Thank you to Michelle Wheeler for preparing this story from the booth!
As science communicators, we all love to share the latest exciting research and the stories of the scientists who make it their life’s work.
But what if the science itself was dependent on direct help from your audience?
A carbon capture and storage group has formed an unlikely working relationship with dairy producers in Victoria after discovering that the perfect place to research the geological storage of carbon lay beneath their farms.
Geologists at the Cooperative Research Centre for Greenhouse Gas Technologies (CO2CRC) began looking closely at the Otway Basin in south-west Victoria as a site for research in 2004 after an Australia-wide search.
The site had the right kind of rocks for carbon storage in addition to a natural source of carbon dioxide generated by volcanic activity millions of years ago.
The only problem was that the lush, green area was covered with small dairy farms.
CO2CRC communications and media advisor Tony Steeper said a lot of work had been done to engage the local farmers.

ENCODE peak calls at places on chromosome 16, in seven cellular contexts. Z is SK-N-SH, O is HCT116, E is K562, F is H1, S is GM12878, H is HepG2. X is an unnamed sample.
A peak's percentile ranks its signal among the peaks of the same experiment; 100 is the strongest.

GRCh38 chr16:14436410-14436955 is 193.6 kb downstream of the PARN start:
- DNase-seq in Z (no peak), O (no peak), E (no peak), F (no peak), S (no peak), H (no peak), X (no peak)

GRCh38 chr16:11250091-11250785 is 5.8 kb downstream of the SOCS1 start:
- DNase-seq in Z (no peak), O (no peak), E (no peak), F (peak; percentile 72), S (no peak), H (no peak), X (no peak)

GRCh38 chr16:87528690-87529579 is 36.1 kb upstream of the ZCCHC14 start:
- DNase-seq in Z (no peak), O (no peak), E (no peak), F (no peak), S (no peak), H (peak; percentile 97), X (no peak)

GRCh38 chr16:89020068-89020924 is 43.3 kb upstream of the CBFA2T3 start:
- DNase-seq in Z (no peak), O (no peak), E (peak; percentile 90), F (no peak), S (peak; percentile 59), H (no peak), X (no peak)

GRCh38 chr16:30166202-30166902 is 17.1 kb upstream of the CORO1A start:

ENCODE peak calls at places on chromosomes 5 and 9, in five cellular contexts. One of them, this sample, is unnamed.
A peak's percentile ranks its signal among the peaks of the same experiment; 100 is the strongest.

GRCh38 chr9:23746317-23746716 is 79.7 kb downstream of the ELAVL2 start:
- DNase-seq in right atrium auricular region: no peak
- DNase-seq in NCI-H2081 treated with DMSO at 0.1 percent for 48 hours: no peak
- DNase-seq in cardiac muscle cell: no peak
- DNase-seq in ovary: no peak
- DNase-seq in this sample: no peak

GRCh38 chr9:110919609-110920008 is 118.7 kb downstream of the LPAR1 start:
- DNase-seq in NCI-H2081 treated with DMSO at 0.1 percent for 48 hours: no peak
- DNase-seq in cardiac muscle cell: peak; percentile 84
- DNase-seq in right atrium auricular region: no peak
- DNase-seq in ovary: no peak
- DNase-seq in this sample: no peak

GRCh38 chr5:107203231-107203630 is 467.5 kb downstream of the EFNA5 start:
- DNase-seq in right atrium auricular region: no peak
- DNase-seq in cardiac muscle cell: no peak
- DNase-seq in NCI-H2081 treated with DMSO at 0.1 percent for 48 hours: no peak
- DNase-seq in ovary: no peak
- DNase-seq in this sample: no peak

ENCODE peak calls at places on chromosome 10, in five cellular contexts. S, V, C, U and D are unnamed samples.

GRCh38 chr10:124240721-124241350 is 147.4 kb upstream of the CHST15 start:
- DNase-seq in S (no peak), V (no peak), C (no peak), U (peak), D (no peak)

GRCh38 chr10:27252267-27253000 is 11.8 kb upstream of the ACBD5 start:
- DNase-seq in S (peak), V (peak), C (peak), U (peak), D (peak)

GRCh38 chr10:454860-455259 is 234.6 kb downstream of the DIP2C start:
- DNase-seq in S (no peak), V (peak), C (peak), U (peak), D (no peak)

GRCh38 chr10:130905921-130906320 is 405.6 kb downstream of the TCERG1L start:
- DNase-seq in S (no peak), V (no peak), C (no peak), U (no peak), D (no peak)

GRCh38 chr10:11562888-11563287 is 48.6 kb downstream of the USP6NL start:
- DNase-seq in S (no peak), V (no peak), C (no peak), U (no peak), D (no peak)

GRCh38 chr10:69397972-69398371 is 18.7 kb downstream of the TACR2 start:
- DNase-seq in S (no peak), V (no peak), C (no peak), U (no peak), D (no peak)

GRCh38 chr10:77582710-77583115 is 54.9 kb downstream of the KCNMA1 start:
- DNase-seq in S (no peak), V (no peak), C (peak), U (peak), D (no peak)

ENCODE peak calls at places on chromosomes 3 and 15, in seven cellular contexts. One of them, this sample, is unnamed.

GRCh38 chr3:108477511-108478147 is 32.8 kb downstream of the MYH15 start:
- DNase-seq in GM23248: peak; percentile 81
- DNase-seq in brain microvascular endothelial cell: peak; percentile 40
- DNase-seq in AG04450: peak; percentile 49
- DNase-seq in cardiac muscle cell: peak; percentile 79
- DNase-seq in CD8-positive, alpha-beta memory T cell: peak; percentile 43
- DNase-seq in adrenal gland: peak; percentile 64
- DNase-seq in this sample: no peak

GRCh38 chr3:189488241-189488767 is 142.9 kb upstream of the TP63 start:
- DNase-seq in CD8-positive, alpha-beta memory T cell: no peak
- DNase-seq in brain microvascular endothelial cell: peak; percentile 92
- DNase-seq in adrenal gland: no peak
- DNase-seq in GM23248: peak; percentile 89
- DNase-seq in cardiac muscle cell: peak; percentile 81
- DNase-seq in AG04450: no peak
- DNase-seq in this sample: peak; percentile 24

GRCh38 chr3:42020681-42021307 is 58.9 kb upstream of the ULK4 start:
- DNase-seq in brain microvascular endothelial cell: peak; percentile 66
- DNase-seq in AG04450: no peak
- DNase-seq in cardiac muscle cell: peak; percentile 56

“We’ve had to bring the landowners with us on a journey, if you like, to undertake the first storage demonstration in Australia,” he said.
“They’ve had to understand how CO2 storage works, how we monitor it, how we know it’s safe, how we characterise the geology so that we’ve got confidence that it’s all going to work.
“That’s been a long process but they’ve been incredibly receptive and very positive.”
Mr Steeper said seismic surveys were particularly difficult for farmers because the scientists had to lay out a grid of sensors across their paddocks and deploy a vibration truck that stopped every twenty metres or so.
“They’ve got to move their cows, they’re worried about crops if they’re growing crops, they’ve got scientists running all over their land so it’s a fairly challenging thing for us to do,” he said.
CO2CRC conducted social research in 2006 and 2011, undertaking focus groups and telephone surveys to see what they were doing well and where they needed to improve.
“One of the things that we got right was employing a community liaison officer, based in the local community, that provides a point of contact for the farmers to go to,” Mr Steeper said.
The centre also distributes a local newsletter and holds public meetings and annual open days.
Mr Steeper said it turned out the scientists had a lot to learn about the dairy industry as well.
“We have had issues in the past where researchers have left gates open and so on and it hasn’t gone so well,” he said.
“Running pre-survey inductions for every researcher that emphasise two-way respect has meant the farmers are pleased with how we operate and the researchers have a better understanding of the requirements of the farmers.”